One of the unexpected outcomes of the recent bank failures making headline news these past few days is there has been a “flight to safety” which for now, has had a positive impact on mortgage interest rates. Here’s what has unfolded so far.
The difference a week makes
Banking clients had been quite happy the beginning of last week with their favorite local lenders (otherwise known as regional banks) until word got out that maybe they weren’t as liquid in their ability to deliver cash as they were led to believe. True or not, the mere hint that maybe you might be the last one without a chair when the dominoes began falling, started a mass migration of withdrawals in excess of $250,000, the amount guaranteed by the little FDIC insured disclosure we’re so used to ignoring. Any bank that appeared too small or too weak to handle the withdrawals became suspect. The recipients of these new large cash deposits predominately was the top five U.S. banks (JP MorganChase, Citibank, Bank of American, US Bank, and Wells Fargo) and US treasuries, both of which were seen as the safest places to park cash.
Why would that impact interest rates?
As we’ve reported many times in the past, the 10-year Treasury yield and 30-year fixed mortgage rates are closely correlated. When the 10-year Treasury yield increases, it often (but not always) leads to an increase in 30-year fixed mortgage rates, and when the 10-year Treasury yield decreases, it usually leads to a decrease in 30-year fixed mortgage rates. Borrowers should pay close attention to these rates as they can have a significant impact on the cost of financing. The more money flooded into treasuries last week, the less the ‘yield’ or interest is paid and as a result interest rates, at least for now, have come down.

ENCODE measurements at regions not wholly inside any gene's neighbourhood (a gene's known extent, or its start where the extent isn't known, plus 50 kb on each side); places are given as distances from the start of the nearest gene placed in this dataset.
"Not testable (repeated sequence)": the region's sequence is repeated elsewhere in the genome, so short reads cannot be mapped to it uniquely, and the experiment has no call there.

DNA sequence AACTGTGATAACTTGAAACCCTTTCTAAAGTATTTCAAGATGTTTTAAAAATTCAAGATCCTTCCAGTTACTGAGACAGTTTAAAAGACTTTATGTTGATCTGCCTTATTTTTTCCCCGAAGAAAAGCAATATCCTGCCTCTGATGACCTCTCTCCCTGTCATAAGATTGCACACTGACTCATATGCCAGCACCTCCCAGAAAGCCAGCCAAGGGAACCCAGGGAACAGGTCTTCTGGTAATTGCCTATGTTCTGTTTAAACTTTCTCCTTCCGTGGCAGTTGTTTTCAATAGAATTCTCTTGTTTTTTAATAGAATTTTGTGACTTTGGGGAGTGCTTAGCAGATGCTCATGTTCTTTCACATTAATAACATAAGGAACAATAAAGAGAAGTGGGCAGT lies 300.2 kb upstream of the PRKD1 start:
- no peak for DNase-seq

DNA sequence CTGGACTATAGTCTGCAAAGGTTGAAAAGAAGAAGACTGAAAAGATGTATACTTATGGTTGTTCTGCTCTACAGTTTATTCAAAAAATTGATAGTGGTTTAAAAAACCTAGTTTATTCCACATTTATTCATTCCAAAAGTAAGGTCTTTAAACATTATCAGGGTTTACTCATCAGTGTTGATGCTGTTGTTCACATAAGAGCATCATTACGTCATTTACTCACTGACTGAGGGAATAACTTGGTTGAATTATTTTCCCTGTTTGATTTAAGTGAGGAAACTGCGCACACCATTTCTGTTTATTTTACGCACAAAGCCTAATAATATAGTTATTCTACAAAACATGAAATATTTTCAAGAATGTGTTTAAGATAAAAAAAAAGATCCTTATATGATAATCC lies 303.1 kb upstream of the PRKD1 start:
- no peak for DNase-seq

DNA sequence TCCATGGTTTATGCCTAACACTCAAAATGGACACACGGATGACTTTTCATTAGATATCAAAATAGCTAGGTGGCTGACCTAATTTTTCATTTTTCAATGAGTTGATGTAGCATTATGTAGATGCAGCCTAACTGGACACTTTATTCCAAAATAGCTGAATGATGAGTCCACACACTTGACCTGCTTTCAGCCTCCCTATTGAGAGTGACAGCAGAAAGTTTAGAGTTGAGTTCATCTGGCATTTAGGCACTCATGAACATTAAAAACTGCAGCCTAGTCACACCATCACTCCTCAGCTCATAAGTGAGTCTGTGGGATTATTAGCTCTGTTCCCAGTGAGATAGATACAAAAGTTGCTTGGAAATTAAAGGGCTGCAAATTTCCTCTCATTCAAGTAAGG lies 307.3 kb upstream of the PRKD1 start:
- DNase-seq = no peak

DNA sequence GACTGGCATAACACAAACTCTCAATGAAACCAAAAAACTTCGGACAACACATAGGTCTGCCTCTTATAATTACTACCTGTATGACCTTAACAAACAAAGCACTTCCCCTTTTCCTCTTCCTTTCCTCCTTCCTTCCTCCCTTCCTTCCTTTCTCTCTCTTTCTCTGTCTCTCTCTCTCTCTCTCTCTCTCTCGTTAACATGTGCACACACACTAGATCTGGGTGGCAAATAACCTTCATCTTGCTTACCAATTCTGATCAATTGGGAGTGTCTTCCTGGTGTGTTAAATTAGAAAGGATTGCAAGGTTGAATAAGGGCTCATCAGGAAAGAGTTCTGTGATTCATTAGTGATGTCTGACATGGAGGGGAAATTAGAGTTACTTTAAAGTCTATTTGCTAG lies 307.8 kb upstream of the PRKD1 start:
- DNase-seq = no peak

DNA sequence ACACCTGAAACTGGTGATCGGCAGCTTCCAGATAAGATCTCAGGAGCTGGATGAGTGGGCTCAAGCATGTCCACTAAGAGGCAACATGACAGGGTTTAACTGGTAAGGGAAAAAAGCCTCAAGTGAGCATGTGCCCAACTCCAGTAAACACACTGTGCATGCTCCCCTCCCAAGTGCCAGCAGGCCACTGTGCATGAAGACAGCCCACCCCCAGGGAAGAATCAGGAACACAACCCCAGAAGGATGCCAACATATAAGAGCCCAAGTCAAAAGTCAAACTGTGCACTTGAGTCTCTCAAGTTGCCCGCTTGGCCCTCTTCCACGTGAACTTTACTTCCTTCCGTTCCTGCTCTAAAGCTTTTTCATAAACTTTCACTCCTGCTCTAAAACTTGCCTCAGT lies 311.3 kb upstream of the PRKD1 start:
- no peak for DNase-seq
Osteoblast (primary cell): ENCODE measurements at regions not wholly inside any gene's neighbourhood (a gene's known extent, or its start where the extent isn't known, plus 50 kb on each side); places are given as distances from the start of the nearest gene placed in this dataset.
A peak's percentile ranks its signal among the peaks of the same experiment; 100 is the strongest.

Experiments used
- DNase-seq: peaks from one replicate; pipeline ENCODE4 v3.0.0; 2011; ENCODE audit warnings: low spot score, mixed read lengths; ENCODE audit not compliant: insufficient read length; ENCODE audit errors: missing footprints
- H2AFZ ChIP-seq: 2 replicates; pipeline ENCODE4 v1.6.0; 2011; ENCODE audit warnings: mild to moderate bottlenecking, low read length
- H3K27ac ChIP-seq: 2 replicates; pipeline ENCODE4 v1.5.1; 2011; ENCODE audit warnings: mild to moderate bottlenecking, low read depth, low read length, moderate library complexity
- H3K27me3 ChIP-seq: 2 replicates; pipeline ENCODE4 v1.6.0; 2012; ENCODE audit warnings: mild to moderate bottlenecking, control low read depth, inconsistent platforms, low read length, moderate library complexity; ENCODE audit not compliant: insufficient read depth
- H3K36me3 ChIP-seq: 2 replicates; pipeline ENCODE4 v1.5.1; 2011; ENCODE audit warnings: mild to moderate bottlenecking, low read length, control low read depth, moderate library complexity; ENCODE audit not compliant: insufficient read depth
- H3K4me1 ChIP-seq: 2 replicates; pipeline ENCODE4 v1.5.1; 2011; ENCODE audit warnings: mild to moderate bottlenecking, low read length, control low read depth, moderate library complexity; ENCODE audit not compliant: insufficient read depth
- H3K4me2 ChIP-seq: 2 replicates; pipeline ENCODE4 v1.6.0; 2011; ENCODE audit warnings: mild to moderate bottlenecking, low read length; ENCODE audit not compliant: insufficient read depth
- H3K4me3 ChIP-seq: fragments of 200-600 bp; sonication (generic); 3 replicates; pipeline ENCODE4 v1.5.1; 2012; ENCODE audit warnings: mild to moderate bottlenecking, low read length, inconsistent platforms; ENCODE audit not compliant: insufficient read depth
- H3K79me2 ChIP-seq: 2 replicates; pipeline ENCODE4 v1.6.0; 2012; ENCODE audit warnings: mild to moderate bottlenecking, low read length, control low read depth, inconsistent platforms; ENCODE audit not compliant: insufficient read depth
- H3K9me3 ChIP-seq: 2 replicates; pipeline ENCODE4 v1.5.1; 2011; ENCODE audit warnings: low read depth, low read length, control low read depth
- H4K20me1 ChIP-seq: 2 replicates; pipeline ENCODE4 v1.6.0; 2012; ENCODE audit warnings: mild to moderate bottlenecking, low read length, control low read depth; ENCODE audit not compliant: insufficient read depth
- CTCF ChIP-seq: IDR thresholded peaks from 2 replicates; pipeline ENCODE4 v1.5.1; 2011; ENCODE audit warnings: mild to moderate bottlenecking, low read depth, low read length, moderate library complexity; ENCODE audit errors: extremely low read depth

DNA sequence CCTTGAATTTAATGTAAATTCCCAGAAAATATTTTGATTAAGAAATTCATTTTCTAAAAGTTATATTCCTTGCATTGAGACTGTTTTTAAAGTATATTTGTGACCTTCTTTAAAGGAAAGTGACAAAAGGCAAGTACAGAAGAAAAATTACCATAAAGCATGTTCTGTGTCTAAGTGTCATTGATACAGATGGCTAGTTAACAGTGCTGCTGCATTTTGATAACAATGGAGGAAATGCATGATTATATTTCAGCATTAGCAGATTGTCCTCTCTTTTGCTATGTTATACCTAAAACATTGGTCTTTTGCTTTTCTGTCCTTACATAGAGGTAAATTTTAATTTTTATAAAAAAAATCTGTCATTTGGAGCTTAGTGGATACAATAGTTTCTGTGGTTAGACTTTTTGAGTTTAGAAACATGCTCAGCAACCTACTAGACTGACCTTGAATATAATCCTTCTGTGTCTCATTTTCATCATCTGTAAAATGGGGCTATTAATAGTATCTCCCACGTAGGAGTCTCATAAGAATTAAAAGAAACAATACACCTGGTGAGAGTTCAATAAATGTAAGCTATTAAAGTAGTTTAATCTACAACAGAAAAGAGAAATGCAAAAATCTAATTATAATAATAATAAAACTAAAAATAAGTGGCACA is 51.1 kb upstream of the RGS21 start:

So, what are short-term effects of all this bank drama on the real estate market? One short-term silver lining is the bonds started making unprecedented moves. That means my clients who just went into contract in Lake Tahoe were able to lock a loan Monday .4 points lower than they were able to get on Friday with my favorite Bank of America lender. My best Citibank lender said yesterday his loans were back into the mid 5% range for a 30-year fixed loan and my favorite local Reno mortgage broker said that all of his loan products have come down a full half point as of today. It’s still higher than the lows of the year but any movement down is welcome!
As for mid and long-term effects, we just don’t know. It seems likely that as a result of the drama, lending standards are going to get more stringent, which means less options for buyers that don’t fit cookie-cutter qualifying guidelines, and possibly less lending all the way around. But it also may mean the Feds will realize they raised interest rates too quickly and that could be, after next week’s decision, the end of rate hikes for a while.
Stay tuned. For now, I’m just relieved my buyers got a break on their loan! As for mid and long-term effects, we just don’t know, the story is still unfolding. If you want to find out how this may affects your particular real estate situation, or you simply need a recommendation for a great lender that fits your particular needs, just ask—I only work with the best.